NHS England will publish an urgent and emergency care recovery plan in the new year. Delivery will be supported by £1 billion through system allocations to increase capacity, with an expectation that virtual ward use is increased towards 80 per cent by the end of September 2023. £600 million will be available through the Better Care Fund in 2023/34 (£1 billion in 2024/25) to support timely discharge in addition to an increase in allocations for systems that host ambulance services.
- Increase referrals into urgent community response, with a focus on maximising referrals from 111 and 999; and creating a single point of access where not already in place.
- Expand direct access and self-referral where GP involvement is not clinically necessary. By September 2023, put in place:
- direct referral pathways from community optometrists to ophthalmology services for all urgent and elective eye consultations
- self-referral routes to falls response, musculo-skeletal physiotherapy, audiology-including hearing aid provision, weight management, community podiatry, and wheelchair and community equipment services.
NHS England will allocate core funding growth for community health services as part of the ICB allocation, with £77 million of service development funding maintained in 2023/24.
- Ensure people can more easily contact their GP practice.
- Transfer lower acuity care away from both general practice and NHS 111 by increasing pharmacy participation in the Community Pharmacist Consultation Service.
NHSE will publish the general practice access recovery plan in the new year, as well as the themes for further engagement that will inform the negotiations for the 2024/25 contract. Delivery will be supported by funding as part of the five-year GP contract, and a 5.6 per cent uplift to integrated care board (ICB) primary medical allocations to reflect the increases in GP contractual entitlements and the increase in ARRS entitlements.
- Deliver an appropriate reduction in outpatient follow-up in line with the national ambition to reduce activity by 25 per cent against the 2019/20 baseline by March 2024.
- Increase productivity and meet the 85 per cent day case and 85 per cent theatre utilisation expectations.
- Offer meaningful choice at point of referral and at subsequent points in the pathway, and use alternative providers if people have been waiting a long time for treatment including through the Digital Mutual Aid System.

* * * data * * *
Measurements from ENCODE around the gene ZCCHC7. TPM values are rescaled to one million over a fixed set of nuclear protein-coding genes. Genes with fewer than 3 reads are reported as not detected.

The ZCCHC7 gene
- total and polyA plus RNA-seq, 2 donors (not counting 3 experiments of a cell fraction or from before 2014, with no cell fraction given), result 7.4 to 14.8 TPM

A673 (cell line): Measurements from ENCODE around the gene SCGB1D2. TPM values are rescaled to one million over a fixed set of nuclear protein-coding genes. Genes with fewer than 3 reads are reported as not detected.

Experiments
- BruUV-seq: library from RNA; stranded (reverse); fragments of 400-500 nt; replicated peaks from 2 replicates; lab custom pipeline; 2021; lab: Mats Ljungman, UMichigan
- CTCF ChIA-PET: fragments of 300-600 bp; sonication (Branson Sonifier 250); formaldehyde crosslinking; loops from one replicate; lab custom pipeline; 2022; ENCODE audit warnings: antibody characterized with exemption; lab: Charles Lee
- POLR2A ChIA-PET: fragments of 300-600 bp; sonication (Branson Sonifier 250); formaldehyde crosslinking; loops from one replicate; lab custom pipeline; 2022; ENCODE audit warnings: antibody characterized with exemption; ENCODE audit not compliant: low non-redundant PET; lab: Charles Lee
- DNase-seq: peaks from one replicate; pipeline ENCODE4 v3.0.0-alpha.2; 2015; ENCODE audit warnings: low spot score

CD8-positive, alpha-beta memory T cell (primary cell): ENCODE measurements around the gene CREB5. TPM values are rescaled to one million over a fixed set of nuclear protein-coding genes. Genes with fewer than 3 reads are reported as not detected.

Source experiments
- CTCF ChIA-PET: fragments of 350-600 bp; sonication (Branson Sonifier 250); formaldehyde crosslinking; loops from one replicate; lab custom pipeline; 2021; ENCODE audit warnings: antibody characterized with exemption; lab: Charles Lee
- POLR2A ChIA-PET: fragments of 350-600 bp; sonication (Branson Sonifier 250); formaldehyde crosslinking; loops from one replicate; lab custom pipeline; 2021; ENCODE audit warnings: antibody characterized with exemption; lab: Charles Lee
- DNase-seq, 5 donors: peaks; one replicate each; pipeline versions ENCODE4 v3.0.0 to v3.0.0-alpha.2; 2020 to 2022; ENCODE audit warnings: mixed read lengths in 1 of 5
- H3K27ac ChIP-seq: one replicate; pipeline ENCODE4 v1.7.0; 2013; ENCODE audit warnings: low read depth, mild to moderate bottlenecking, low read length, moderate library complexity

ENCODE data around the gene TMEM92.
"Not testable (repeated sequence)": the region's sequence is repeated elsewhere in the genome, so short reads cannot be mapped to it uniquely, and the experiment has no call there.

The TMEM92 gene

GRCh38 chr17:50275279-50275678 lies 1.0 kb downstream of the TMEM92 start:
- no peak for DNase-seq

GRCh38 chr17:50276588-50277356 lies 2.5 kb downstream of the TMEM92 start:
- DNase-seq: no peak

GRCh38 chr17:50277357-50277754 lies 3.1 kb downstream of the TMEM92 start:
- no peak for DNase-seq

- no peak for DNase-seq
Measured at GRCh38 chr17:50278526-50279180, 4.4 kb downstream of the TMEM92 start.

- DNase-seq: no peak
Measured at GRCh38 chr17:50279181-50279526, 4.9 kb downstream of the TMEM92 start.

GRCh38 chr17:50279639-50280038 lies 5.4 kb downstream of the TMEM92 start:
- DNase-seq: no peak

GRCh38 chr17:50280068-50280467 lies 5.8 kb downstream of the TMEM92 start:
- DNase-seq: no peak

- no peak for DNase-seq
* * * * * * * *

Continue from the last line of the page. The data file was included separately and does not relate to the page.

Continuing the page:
NHSE will agree elective activity targets with systems for 2023/24 through the planning round on the basis that COVID-19 demand will be similar to that in the last 12 months. NHSE will allocate £3 billion of elective recovery funding to ICBs and regional commissioners on a fair shares basis and continue to work with systems and providers to maximise the impact of the three-year capital Targeted Investment Fund put in place in 2022.
- Implement priority pathway changes for lower GI (at least 80 per cent of FDS lower GI referrals are accompanied by a FIT result), skin (teledermatology) and prostate cancer (best practice timed pathway).
- Increase and prioritise diagnostic and treatment capacity, including ensuring that new diagnostic capacity, particularly via community diagnostic centres (CDCs), is prioritised for urgent suspected cancer. Nationally, a 25 per cent increase in diagnostic capacity for cancer and a 13 per cent increase in treatment capacity is expected to be required.
- Expand the Targeted Lung Health Checks (TLHC) programme and ensure sufficient diagnostic and treatment service capacity to meet this new demand.
- Commission key services which will underpin progress on early diagnosis, including non-specific symptoms pathways (to provide 100 per cent population coverage by March 2024), surveillance services for Lynch syndrome, BRCA and liver; and work with regional public health commissioners to increase colonoscopy capacity to accommodate the extension of the NHS bowel screening programme to 54-year-olds.